States Works commits to curb herbicide use by 2021

A COMMITMENT to reduce the use of herbicides by 2021 has been made by States Works.

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In particular this will affect staff’s use of herbicide glyphosate, which in the USA has been linked to cancer.

The chemical, which has been used to control unwanted vegetation for more than four decades, is also believed to have an effect on pollinating insects who come into contact with plants that have been treated.

While authorities in Europe and America have said glyphosate is safe when used carefully, the maintenance service is trialling new alternative methods of weed control to help eliminate the use of herbicides.

It has pledged to phase out, by the end of 2020, the use of glyphosate-based herbicides.

They hope it could help minimise environmental impacts and protect the island’s biodiversity.

States Works land management manager David Correia said: ‘A number of glyphosate alternatives are being trialled such as acetic acid, which is both organic and safer for the environment.

‘The chemical, which is contained in vinegar, affects weeds on contact but does not penetrate into the plant’s root system.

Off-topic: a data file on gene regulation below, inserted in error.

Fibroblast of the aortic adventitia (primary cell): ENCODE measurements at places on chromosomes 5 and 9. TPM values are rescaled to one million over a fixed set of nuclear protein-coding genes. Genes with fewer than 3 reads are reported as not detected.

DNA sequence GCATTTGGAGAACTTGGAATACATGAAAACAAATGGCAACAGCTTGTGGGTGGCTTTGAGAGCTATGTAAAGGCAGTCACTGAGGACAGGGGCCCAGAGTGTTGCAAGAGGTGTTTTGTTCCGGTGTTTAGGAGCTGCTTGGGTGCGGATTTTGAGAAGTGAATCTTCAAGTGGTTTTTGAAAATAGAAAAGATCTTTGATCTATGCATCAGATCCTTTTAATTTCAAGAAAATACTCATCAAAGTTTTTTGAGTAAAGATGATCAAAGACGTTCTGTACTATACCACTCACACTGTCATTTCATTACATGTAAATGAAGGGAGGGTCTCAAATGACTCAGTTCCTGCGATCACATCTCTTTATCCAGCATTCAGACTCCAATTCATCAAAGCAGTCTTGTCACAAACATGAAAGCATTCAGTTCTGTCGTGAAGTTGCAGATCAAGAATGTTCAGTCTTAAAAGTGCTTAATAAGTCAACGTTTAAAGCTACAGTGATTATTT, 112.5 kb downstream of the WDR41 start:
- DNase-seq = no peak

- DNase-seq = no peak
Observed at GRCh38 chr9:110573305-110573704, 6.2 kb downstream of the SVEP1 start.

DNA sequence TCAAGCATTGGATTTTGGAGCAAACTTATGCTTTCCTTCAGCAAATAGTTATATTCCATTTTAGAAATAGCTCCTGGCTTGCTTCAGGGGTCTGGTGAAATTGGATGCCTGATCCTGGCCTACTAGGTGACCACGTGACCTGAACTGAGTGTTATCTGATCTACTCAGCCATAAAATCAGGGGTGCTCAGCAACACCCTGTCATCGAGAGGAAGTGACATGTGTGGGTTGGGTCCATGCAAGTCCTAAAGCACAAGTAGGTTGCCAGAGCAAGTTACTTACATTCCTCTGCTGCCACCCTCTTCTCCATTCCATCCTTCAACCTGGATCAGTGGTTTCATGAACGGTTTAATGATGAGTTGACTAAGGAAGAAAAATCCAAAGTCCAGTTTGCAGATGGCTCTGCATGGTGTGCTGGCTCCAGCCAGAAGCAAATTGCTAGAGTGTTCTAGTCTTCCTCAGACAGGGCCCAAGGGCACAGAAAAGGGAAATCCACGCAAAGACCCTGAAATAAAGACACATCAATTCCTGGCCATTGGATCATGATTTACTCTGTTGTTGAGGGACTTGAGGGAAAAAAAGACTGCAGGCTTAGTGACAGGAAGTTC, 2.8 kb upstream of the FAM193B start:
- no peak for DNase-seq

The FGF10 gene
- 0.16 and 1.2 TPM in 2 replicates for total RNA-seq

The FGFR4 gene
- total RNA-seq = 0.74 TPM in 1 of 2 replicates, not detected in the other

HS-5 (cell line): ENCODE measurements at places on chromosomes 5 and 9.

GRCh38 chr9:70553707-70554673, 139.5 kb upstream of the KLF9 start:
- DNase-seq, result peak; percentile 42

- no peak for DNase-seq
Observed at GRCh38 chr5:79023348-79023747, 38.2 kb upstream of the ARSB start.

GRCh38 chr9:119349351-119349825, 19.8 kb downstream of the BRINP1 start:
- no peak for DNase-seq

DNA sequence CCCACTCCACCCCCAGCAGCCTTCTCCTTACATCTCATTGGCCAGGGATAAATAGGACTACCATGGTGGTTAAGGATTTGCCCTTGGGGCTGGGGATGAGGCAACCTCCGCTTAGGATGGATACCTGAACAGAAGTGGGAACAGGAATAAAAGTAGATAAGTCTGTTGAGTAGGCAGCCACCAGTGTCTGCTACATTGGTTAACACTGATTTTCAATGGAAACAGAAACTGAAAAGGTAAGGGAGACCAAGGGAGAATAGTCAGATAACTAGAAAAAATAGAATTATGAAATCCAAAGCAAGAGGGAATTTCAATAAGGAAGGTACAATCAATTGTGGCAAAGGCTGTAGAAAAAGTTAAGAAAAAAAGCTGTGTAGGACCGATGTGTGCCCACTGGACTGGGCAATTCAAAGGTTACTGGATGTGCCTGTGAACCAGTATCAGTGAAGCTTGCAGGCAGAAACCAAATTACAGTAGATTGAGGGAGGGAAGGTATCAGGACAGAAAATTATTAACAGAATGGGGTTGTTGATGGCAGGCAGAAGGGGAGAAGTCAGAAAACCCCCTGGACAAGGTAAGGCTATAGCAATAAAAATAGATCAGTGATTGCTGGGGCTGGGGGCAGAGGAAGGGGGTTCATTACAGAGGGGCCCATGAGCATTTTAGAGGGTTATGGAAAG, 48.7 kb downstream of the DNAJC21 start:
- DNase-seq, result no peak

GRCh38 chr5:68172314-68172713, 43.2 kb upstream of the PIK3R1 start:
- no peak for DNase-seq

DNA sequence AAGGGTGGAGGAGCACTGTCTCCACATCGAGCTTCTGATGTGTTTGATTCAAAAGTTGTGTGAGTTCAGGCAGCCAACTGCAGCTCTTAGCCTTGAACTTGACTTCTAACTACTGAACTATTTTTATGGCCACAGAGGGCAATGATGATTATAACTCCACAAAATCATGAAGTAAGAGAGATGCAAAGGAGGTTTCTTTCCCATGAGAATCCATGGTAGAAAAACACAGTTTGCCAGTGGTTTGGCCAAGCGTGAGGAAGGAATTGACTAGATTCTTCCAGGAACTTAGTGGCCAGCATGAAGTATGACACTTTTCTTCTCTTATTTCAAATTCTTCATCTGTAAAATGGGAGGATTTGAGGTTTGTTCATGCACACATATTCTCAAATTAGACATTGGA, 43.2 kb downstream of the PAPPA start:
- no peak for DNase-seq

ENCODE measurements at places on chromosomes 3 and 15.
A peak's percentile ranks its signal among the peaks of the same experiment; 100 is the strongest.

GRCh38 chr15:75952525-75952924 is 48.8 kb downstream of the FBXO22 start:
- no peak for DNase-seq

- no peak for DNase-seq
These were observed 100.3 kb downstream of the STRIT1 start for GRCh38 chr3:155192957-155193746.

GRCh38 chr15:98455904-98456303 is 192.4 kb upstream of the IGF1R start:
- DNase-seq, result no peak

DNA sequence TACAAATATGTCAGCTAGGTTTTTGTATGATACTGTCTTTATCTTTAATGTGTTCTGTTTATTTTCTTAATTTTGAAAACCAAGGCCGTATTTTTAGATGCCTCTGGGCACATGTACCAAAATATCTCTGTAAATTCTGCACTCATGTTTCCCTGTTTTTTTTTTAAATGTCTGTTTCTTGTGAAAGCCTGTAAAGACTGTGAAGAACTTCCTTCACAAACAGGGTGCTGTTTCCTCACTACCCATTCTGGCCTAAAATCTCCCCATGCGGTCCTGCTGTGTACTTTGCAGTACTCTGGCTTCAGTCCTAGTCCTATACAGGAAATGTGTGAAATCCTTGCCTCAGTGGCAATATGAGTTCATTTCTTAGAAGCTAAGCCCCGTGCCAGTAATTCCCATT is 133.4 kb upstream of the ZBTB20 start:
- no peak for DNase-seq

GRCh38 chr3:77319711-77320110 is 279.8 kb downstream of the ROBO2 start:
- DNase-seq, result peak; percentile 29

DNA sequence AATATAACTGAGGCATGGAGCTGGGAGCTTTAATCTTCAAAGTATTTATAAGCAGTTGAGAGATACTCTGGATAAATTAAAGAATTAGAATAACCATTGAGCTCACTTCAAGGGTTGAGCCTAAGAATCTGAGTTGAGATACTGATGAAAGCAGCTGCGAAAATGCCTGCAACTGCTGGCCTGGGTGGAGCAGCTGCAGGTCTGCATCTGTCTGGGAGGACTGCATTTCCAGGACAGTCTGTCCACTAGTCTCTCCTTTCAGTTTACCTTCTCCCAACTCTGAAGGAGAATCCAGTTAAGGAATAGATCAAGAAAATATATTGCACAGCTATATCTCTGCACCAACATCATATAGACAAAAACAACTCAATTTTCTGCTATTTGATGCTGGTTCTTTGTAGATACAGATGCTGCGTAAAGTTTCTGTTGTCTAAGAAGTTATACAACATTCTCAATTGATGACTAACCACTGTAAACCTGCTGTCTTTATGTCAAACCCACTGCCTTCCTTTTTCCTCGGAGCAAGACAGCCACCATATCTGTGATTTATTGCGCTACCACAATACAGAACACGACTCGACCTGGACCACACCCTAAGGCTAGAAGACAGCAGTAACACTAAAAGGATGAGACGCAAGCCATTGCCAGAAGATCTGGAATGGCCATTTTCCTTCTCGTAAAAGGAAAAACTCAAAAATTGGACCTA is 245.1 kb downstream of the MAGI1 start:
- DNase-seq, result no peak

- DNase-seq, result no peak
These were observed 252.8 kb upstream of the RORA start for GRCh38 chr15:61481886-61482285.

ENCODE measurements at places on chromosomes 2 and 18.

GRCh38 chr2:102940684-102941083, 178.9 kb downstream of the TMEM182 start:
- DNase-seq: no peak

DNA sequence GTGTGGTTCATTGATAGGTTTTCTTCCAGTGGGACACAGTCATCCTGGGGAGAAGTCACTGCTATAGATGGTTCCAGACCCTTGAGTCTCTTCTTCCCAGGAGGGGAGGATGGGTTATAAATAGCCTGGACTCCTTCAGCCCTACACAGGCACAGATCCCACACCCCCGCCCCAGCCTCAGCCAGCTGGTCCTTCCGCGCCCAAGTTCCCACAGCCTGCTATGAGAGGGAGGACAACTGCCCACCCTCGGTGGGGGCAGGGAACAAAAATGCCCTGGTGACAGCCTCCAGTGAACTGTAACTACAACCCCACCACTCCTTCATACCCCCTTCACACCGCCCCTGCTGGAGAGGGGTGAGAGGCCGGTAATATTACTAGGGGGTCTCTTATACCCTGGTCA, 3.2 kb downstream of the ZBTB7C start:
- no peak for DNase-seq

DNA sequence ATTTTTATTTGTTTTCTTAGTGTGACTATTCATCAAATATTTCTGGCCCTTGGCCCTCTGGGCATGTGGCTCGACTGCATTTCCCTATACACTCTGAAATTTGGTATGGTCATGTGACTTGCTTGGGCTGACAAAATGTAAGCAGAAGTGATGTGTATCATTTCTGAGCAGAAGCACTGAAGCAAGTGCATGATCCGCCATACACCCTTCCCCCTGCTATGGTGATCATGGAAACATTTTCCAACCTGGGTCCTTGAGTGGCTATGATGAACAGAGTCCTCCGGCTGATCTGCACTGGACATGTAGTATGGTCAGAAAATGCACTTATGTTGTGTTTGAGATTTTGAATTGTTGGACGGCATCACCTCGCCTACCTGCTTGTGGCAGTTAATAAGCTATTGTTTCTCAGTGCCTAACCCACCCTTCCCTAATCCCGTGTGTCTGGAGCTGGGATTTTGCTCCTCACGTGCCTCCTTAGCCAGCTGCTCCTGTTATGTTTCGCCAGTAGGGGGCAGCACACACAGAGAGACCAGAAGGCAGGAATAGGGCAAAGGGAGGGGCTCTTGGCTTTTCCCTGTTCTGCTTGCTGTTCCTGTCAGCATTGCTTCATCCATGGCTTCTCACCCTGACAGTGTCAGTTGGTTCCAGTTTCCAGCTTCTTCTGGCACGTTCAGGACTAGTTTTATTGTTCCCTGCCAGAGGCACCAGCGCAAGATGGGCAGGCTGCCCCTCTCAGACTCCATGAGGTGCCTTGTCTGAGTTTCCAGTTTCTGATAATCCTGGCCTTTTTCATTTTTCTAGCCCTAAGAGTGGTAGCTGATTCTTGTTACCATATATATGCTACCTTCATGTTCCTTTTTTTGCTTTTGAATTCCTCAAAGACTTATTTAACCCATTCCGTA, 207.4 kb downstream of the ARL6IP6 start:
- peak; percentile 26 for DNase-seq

‘The effect on the plants will be very apparent within a 24-hour period and may seem to indicate an initial dieback, but eventually the plant may revive again.

‘The same applies to pelargonic acid, where again it does not seem to kill roots of pernicious tap-rooted plants.’

He added that trials were ongoing with the various different alternative methods for specific locations.

‘All of the alternative methods trialled so far have required more time than when using glyphosate, often because more treatments are required to achieve the same desired effect,’ he said.

‘However they are a lot better for the environment and more sustainable in the longer term.’

Another method being considered by States Works is manually removing weeds using mechanical sweepers and brushes.

The use of hot water and foam is also being investigated.

‘The foam stream system uses starch to effectively insulate hot water, keeping the heat on the plant for a longer period causing it to die back,’ said Mr Correia.

‘There are pros and cons for these more mechanical methods – some can be noisy and others require the use of bulky application equipment that can limit their use and prevent access into smaller more difficult areas of the island.

‘Ultimately there won’t be just one method that will provide the solution, but instead we will be developing a range of different interventions across different sites to come up with the best solution for our clients.’

Guernsey Water monitors for glyphosate regularly and forwards this data to Environmental Health and Pollution Regulation for its records.

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